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Methods for analyzing deformation of in vitro tissue models during simulated acupuncture therapy

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Text
TitleInfo (ID = T-1)
Title
Methods for analyzing deformation of in vitro tissue models during simulated acupuncture therapy
SubTitle
PartName
PartNumber
NonSort
Identifier (displayLabel = ); (invalid = )
ETD_1998
Identifier (type = hdl)
http://hdl.rutgers.edu/1782.2/rucore10001600001.ETD.000051815
Language (objectPart = )
LanguageTerm (authority = ISO639-2); (type = code)
eng
Genre (authority = marcgt)
theses
Subject (ID = SBJ-1); (authority = RUETD)
Topic
Biomedical Engineering
Subject (ID = SBJ-2); (authority = ETD-LCSH)
Topic
Acupuncture
Subject (ID = SBJ-3); (authority = ETD-LCSH)
Topic
Manipulation (Therapeutics)
Abstract
Traditional acupuncture therapy involves insertion and manipulation of fine needles through the skin at various points of the body. Studying acupuncture therapy both in vivo and ex vivo has revealed that during needle manipulation, loose connective tissue under the skin couples and winds to the needle, producing profound deformation that could act as a mechanism for the treatment’s therapeutic benefits. In order to study this biophysical phenomenon in a controlled setting, we have constructed a simplified model of acupuncture therapy in vitro. We believe that using connective tissue models in our assay allows unique observations not permitted in previous investigations of acupuncture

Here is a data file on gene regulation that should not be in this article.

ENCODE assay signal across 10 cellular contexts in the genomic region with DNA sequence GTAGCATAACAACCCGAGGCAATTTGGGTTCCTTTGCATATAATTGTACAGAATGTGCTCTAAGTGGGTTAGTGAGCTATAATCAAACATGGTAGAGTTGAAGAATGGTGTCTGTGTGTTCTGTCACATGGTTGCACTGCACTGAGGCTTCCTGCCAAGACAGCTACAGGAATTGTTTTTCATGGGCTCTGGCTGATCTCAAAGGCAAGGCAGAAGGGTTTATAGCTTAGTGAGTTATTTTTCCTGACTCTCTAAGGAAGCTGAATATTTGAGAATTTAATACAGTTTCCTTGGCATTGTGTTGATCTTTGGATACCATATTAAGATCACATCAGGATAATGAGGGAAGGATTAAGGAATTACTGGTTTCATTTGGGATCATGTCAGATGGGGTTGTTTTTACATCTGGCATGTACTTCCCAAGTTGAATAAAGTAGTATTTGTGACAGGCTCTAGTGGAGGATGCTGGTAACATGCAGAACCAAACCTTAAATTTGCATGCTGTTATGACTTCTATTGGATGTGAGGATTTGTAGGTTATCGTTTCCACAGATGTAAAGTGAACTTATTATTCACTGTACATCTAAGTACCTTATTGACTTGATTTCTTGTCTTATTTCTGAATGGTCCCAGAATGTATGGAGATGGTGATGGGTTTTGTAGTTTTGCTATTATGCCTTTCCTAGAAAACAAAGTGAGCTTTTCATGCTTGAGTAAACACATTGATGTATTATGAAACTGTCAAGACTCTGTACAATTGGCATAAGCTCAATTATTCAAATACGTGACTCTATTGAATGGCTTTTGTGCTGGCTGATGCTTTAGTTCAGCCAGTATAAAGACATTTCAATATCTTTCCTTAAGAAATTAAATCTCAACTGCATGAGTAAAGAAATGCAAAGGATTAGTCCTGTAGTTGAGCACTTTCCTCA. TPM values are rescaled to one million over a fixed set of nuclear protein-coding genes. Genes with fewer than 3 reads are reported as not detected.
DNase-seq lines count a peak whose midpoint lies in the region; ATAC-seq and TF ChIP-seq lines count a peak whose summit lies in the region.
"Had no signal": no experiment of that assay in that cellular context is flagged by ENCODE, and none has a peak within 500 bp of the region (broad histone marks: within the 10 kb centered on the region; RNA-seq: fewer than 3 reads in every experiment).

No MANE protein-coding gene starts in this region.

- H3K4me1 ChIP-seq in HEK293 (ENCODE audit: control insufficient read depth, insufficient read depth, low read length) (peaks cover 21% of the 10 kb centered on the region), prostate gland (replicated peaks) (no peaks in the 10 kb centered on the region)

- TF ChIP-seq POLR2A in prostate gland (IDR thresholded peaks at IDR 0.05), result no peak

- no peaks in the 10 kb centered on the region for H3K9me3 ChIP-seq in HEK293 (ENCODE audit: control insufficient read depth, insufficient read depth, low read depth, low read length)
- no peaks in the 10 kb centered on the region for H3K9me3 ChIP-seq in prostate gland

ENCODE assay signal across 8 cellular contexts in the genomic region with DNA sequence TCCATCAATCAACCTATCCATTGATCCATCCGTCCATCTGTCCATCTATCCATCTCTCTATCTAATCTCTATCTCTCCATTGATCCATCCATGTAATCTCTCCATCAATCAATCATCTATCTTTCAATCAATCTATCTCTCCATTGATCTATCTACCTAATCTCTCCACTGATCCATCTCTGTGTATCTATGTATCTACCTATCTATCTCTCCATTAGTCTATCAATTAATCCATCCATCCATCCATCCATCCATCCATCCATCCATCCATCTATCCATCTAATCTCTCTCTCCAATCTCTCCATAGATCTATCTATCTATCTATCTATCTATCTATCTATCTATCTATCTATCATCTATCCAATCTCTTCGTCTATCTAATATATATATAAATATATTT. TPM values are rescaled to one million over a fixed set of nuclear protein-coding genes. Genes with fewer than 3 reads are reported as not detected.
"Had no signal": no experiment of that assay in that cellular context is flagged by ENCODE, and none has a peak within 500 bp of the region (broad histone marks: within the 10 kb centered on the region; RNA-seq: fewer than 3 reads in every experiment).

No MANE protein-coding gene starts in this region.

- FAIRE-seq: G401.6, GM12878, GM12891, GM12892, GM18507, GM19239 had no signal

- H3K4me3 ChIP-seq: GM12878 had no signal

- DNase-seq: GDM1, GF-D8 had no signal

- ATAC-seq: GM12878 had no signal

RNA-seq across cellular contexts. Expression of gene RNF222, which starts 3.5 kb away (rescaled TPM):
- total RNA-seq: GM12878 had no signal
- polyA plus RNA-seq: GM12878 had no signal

therapy. Two specific goals of our in vitro assay of acupuncture therapy are: 1) Quantitatively measure the relationship between tissue parameters and the ability to respond to acupuncture therapy, and 2) Make direct observations of deformation invoked by needle manipulation. The objective of this thesis was to construct quantitative tools that allow us to perform these desired observations. We utilize various microscopy and images processing tools to extract quantitative data from our system, including polarized
light microscopy (PLM) to assess aligning extracellular matrix fibers in deforming tissue and automated tracking of displacing beads suspended within our tissue models to characterize the deformation during simulated acupuncture therapy. Our system and the
tools developed for this thesis demonstrate accuracy by corroborating with previously published research and precision by producing reliable, consistent results. These tools have allowed us to make several observations of the biophysical behavior of tissue